3 Ego Driven Comments and 5 Ways to Combat Denial: Expert Media & Crisis Skills

By Gerard Braud, CSP, Fellow IEC

https-::pixabay.com:en:press-camera-the-crowd-journalist-2333329:Certain crisis communication and media interview scenarios send shivers up my spine. Would you love to know the top three?

  • When someone says they don’t need to prepare for something, I cringe.
  • When someone says, “I’ll wing it,” I feel a disaster coming.
  • When someone rejects writing a crisis communications plan with pre-written news releases and says, “We’ll just get everybody in the room when it happens and hash it out,” I gasp in disbelief and wonder which world they live in.

Why are these so cringe-worthy?

The answers are below and I’ll be discussing these issues with members of NACD during my presentation at their conference in St. Louis. 

 Attendees can download handouts here.

http://braudcommunications.com/pdf/2018-NACD-Hanout.pdf

 Attendees can download this great special report about media interviews here.

http://braudcommunications.com/store/

 Copies of Don’t Talk to the Media Until… can be purchased here.

http://braudcommunications.com/store/

 

In a world that moves at the speed of Twitter and mobile phone images, a crisis communications expert would tell you that seconds REALLY, REALLY, REALLY count.

But what do we see too often?

We see human egos telling executives that they can wing it and spontaneously crank out great media statements when a crisis hits.

Other companies operate on hope and denial, hoping a crisis never happens and denying the reality that it only takes one event to destroy the reputation and revenue of an organization.

The best companies take these five steps:

1. Conduct a Vulnerability Assessment

Hire a facilitator to help you build an extensive list of all of the potential issues that could affect your reputation and revenue. The facilitator will help you sort out the vulnerabilities that affect your incident command plan, your business continuity plan, and your crisis communications plan. Some types of crises will affect all three plans. But you’ll be surprised to see how many only trigger your crisis communication plan.

2. Write a Crisis Communications Plan

This task can take a year of collaboration to get it right. After too many years of exhausting collaboration, I’ve created a crisis communications system that can be licensed and put in place in a single day. If you are going to tackle this yourself, the key is to build a plan that can be read and simultaneously executed in real time, so nothing falls through the cracks. The more specific, the more terrific. When written properly, it perfectly captures the complicated process of gathering information, confirming the information, and then disseminating that information to various stakeholder groups. It is a fool’s bet to think you can hash out communications decisions spontaneously during a crisis. A great crisis communication plan should have decision trees built in to help your team select the best options based on the uniqueness of each crisis.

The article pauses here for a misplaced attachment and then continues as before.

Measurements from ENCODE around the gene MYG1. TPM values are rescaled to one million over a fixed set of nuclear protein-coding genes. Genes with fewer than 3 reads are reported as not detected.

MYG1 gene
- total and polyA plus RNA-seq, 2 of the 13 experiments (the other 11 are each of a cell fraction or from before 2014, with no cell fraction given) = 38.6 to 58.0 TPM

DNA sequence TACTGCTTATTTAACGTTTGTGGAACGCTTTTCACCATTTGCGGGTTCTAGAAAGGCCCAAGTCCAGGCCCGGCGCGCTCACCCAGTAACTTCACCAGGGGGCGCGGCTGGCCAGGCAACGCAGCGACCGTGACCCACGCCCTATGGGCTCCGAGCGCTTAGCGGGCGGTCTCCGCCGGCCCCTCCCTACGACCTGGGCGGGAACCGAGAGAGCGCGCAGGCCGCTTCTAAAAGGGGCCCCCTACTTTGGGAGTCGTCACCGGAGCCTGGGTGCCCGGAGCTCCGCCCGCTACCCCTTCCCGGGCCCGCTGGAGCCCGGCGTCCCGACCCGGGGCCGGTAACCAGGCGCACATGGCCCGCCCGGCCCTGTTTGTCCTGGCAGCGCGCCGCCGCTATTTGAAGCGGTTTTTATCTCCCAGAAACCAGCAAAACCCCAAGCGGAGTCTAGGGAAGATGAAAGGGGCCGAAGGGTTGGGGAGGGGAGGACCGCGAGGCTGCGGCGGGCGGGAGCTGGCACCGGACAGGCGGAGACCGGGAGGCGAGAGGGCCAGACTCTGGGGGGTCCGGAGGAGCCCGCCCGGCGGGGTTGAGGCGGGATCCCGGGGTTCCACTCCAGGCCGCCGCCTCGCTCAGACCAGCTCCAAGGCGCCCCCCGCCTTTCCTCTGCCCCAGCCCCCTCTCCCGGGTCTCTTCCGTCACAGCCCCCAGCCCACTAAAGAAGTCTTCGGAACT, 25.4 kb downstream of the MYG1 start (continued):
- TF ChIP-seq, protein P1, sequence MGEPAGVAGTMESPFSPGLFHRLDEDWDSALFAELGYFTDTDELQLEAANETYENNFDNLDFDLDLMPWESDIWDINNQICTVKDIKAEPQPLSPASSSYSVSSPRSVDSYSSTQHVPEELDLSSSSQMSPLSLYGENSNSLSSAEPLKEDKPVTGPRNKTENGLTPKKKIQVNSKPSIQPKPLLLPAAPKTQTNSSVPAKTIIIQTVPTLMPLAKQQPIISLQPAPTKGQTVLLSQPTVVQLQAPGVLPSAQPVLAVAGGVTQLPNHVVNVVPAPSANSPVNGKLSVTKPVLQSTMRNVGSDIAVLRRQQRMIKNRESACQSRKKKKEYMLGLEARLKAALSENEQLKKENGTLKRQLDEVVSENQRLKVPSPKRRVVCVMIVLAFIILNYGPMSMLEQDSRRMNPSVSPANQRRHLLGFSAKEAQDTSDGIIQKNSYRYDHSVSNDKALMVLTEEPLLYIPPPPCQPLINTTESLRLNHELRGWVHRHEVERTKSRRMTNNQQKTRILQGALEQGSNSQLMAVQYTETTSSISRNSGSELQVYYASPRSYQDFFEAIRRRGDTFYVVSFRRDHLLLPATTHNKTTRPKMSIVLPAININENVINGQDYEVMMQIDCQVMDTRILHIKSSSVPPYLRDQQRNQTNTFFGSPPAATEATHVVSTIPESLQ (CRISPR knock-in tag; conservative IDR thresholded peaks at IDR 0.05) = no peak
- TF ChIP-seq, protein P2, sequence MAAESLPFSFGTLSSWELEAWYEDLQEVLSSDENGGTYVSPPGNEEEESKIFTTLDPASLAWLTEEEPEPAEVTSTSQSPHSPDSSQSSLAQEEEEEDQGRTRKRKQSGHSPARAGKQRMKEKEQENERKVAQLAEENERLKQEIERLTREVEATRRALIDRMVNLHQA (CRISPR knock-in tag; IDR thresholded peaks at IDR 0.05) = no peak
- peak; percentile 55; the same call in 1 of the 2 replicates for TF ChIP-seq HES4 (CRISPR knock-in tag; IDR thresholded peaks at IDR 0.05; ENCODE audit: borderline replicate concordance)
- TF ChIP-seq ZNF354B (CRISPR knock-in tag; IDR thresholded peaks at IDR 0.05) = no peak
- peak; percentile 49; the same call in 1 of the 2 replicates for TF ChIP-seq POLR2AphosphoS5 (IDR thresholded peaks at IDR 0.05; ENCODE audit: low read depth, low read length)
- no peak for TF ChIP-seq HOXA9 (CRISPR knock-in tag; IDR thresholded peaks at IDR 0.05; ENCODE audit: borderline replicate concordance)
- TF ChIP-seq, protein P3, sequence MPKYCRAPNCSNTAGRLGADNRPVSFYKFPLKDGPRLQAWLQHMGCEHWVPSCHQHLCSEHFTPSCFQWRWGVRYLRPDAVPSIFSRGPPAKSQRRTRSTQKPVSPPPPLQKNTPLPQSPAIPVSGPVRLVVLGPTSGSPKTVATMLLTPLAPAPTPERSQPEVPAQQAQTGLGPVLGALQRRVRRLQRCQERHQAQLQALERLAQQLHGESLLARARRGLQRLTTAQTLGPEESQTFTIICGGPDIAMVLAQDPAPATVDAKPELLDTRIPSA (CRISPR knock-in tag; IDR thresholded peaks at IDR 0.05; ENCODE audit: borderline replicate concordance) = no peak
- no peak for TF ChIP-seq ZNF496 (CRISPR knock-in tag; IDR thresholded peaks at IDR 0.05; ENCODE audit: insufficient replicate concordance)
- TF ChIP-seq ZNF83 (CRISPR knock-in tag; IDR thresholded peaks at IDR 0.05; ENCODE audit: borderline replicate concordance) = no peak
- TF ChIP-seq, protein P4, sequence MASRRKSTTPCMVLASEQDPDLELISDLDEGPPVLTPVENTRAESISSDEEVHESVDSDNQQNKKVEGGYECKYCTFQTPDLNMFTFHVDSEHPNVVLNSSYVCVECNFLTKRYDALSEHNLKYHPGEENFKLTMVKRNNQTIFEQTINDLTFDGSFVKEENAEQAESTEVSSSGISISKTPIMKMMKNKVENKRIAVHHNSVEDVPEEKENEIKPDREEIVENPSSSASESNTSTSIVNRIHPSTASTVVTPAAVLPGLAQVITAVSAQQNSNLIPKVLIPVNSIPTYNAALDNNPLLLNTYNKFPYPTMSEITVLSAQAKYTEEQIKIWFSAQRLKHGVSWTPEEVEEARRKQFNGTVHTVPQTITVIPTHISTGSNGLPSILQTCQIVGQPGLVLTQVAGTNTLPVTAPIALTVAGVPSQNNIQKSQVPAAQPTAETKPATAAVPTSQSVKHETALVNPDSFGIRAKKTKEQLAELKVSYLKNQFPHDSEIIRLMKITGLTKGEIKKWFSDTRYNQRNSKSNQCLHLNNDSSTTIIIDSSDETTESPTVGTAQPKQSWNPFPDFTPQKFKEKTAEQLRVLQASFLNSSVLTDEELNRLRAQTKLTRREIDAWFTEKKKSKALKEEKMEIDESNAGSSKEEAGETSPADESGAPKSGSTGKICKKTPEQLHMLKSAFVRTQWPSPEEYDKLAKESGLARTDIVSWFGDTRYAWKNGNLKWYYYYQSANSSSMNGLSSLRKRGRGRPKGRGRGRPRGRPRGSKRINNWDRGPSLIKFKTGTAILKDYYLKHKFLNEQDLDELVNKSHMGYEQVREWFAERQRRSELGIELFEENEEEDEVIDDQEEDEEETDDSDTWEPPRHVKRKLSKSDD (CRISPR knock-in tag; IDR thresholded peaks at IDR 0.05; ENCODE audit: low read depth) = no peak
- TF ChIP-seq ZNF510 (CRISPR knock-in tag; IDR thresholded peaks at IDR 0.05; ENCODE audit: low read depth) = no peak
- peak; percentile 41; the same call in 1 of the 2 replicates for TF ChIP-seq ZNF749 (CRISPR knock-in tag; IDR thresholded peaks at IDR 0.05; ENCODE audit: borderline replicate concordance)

3. Write a library of pre-written news releases

Yes, with skill and time, you can write a news release today that is still perfect and ready to use ten years from now. The secret is to write statements with the proper multiple choice or fill-in-the-blank options, based on questions reporters are most likely to ask in a news conference. I typically license 100 at a time to most companies I work with. Short of subscribing to my library, your task is best achieved through a writing retreat. Realize that most companies take three to five hours before they release a statement during a crisis. In contrast, Twitter takes 60 seconds. Your job is to close that gap. Getting everyone in the room and hashing out a news release by committee during a crisis is the worst thing you can do.

4. Do Media Training for your spokespeople

The best athletes have coaches. The most successful business leaders have coaches. And yes, the best spokespeople have coaches. Oh, and yes, you will pay your coach a fair price for their skills. Interview your prospective coaches to see if they are a good fit. For crisis communications media training, be skeptical of a public relations firm that offers 20 different services plus media training. Also be weary of any trainer who tells you to ignore the reporter’s questions and talk about only what you want to talk about. That sort of bad advice will result in embarrassment, public outrage, and degradation to the company’s reputation and revenue. Media training should go hand-in-hand with writing your pre-written news releases. Those news releases, when written properly, should be the script you read to the media during a crisis news conference. Oh, and remember that one media training class doesn’t let you check this task off of a bucket list. Annual practice is a must.

5. Conduct a crisis drill to test your various plans and your people.

Many organizations conduct an emergency drill and only test their emergency response. Never do they role-play the scenario of conducting a news conference or facing an unruly mob of reporters. Likewise, many are not ready for the negative onslaught of social media during a real crisis. Hence, when a crisis happens, folks are outdone and beside themselves because the media and social media consume their time and attention, taking them off of their response game. These days, your drills must be holistic. Test every plan and every person all in one comprehensive drill.

Next time you hear a colleague suggest you hash it out on the day of your crisis and then wing it in interviews, feel free to challenge them, their ego, and their denial.

 

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